Most of the complaints about seats relate to heating, spacing of seats, and the driver’s seat stretching out of shape, rather than the seat malfunction that Nissan has identified. Also, all of them are on Edmunds.

One owner complained to a dealer about the front heated seat not getting hot – it was “luke warm at best.” But the dealer said there was “no fix at this time.” There were several other problems too, including the wireless charger not operating properly and the radio screen going black. Advising potential buyers not to buy, this owner ultimately states: “Service after sale is a complete joke.”

Another owner states that there is no leg-room in the third row. Catch 22 is that when you increase the leg room in the third row, there isn’t enough space in the second row. When you increase the space in the second row, they “now have to move the driver seat and passenger forward.” After 8 months, they “can’t wait for the 36 months lease to be up so we can return” the vehicle.

When an owner approached the dealer about the driver’s seat stretching out of shape within a week, “Infiniti washes their hands saying leather stretches and there is nothing they can do to remedy it.” Having bought a “luxury level SUV,” this person states, I “have never seen any manufacturer produce such an inferior product. Buy anything else but the 2022-2023 Infiniti QX-60!”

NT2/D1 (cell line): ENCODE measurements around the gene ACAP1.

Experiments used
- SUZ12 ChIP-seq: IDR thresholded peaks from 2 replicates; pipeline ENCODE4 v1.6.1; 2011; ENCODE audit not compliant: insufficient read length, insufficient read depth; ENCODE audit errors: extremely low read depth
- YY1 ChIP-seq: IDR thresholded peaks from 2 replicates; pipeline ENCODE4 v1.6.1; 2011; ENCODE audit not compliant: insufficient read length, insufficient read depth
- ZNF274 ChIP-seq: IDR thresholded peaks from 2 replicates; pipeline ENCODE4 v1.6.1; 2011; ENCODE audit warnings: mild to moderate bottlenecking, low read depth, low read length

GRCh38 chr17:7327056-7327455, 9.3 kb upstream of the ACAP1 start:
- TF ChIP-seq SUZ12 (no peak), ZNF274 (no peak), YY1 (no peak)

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Forward Collision Avoidance and Shifter Problems

After owning a 2023 Infiniti QX60 for only 2 months, “the dashboard lit up with a shifter warning/malfunction while driving my kids to school.” There was a shifter malfunction message. “I was able to put the car in park but unable to put the shifter back in drive. After numerous tries, the vehicle shifted into drive after restarting the car.”

The dealership reported, after examination, that the “shifter malfunctioned and it wasn’t covered under the manufacturer warranty due to visible coffee residue. The car wasn’t safe to drive so I had no choice but to pay for the repair.” The part and labor was “$748.80 for the part “new shifter”/labor. The shifter was on the desk but I was told the coffee residue was cleaned off of it.”

Two days later, the same owner experienced a safety malfunction when the QX60 sensed a head-on collision.

From Bad to Worse